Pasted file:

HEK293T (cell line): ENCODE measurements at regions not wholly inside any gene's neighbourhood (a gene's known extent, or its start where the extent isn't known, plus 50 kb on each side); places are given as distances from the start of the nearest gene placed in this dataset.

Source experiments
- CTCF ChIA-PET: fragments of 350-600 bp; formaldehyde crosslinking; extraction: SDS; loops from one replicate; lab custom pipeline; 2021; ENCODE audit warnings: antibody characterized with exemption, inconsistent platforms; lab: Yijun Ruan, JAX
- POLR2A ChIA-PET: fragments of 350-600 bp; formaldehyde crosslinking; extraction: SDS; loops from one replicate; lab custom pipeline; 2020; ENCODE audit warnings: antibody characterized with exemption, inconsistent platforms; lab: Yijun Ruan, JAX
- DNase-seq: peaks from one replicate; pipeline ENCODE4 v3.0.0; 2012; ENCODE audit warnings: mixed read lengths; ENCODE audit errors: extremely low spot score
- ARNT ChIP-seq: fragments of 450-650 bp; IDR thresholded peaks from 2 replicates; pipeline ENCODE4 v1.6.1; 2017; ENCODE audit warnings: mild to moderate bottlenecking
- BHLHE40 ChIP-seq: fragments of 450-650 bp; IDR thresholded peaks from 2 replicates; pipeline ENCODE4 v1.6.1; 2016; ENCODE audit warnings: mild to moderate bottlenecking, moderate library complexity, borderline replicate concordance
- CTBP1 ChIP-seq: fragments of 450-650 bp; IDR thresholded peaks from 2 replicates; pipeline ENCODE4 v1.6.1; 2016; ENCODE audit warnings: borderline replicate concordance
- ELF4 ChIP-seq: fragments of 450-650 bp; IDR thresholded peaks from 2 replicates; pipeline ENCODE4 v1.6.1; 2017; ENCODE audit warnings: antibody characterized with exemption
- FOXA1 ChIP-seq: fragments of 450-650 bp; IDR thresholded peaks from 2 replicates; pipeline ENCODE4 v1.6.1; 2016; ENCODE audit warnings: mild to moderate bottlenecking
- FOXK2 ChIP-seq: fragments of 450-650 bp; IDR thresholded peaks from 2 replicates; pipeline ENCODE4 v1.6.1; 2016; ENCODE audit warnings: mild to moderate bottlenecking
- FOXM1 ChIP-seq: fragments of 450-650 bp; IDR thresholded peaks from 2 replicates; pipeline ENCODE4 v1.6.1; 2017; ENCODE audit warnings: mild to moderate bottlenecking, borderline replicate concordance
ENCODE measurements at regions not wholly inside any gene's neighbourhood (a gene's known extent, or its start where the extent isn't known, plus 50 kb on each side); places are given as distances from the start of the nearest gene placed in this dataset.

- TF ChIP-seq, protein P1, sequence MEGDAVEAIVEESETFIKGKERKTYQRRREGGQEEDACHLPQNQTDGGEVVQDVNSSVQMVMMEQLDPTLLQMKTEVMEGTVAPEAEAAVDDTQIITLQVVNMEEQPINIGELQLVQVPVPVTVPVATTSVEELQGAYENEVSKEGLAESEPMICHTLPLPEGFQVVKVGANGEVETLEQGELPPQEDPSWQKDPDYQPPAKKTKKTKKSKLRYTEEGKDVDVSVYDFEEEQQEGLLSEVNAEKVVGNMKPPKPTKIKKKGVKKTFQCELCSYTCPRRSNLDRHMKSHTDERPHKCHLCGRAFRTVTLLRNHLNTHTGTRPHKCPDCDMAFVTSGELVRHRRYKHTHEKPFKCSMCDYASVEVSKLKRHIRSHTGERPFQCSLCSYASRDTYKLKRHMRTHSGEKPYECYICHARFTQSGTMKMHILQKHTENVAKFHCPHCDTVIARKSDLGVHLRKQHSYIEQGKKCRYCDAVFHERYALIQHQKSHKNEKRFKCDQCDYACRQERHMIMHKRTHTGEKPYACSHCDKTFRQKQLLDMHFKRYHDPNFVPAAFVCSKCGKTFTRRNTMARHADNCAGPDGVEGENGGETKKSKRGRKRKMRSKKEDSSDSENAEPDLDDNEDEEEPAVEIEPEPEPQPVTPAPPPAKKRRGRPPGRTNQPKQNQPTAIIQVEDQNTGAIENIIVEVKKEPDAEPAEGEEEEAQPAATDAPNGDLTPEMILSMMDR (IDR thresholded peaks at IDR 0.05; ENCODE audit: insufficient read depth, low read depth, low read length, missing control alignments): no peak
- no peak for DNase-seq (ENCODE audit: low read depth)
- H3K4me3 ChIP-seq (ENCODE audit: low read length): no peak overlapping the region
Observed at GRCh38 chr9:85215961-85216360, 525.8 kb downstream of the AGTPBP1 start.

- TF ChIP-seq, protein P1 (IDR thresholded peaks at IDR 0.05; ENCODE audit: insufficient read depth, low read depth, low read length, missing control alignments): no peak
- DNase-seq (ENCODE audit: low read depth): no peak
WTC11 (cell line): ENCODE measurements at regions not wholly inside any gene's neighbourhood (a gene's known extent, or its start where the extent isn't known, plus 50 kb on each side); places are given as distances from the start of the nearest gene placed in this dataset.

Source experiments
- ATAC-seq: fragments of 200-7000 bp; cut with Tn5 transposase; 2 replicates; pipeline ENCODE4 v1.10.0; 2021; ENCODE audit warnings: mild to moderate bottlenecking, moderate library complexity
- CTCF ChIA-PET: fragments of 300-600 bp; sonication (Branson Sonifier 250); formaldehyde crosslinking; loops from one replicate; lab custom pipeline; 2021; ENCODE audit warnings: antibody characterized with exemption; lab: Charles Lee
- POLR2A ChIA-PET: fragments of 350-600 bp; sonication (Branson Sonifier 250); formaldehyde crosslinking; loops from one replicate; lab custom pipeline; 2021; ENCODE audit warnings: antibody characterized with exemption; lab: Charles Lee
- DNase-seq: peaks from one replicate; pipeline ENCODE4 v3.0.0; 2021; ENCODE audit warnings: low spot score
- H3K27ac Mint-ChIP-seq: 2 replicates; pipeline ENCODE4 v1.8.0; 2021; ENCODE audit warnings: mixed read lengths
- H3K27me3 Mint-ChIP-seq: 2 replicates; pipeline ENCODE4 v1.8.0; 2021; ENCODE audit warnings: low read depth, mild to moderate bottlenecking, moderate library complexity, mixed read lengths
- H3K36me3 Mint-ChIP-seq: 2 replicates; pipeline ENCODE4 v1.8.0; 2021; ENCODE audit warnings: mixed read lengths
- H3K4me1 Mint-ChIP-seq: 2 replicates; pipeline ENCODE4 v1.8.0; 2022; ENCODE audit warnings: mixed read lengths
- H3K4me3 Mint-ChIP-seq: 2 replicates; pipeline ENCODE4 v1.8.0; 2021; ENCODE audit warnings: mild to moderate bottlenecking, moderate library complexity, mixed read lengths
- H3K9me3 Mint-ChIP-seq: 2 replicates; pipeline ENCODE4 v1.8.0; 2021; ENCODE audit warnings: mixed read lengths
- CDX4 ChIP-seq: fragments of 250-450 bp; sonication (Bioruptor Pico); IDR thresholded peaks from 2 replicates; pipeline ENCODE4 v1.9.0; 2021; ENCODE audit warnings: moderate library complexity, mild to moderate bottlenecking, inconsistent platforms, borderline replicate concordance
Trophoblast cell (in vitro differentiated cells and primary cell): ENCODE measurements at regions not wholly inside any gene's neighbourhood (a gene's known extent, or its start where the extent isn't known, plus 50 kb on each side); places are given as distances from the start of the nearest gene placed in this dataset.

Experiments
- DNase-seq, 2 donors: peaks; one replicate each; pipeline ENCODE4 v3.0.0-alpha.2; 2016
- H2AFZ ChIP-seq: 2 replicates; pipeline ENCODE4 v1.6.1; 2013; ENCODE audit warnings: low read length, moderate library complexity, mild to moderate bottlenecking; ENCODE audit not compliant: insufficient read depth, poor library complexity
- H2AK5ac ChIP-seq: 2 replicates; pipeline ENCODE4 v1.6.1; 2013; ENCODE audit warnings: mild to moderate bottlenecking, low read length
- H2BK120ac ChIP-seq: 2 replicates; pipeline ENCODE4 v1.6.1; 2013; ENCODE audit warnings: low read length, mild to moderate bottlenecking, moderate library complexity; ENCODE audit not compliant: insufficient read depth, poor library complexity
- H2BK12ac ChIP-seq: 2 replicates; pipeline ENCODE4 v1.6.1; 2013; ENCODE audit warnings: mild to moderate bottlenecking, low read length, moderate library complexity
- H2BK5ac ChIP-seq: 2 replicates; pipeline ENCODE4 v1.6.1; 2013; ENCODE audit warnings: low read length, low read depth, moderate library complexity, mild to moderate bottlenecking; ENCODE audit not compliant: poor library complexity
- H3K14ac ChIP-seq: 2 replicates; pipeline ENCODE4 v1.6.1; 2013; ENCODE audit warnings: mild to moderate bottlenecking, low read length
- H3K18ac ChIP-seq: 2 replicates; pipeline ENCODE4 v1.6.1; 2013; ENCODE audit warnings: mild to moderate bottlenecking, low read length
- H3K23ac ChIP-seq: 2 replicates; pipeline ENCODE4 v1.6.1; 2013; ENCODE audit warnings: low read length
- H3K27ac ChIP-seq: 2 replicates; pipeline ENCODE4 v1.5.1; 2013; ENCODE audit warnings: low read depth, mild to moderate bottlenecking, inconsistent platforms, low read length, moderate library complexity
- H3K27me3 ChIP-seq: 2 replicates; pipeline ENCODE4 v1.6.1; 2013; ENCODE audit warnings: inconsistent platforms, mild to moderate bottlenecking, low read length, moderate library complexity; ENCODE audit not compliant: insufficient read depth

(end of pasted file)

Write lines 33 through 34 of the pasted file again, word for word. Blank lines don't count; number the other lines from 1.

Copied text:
Trophoblast cell (in vitro differentiated cells and primary cell): ENCODE measurements at regions not wholly inside any gene's neighbourhood (a gene's known extent, or its start where the extent isn't known, plus 50 kb on each side); places are given as distances from the start of the nearest gene placed in this dataset.

Experiments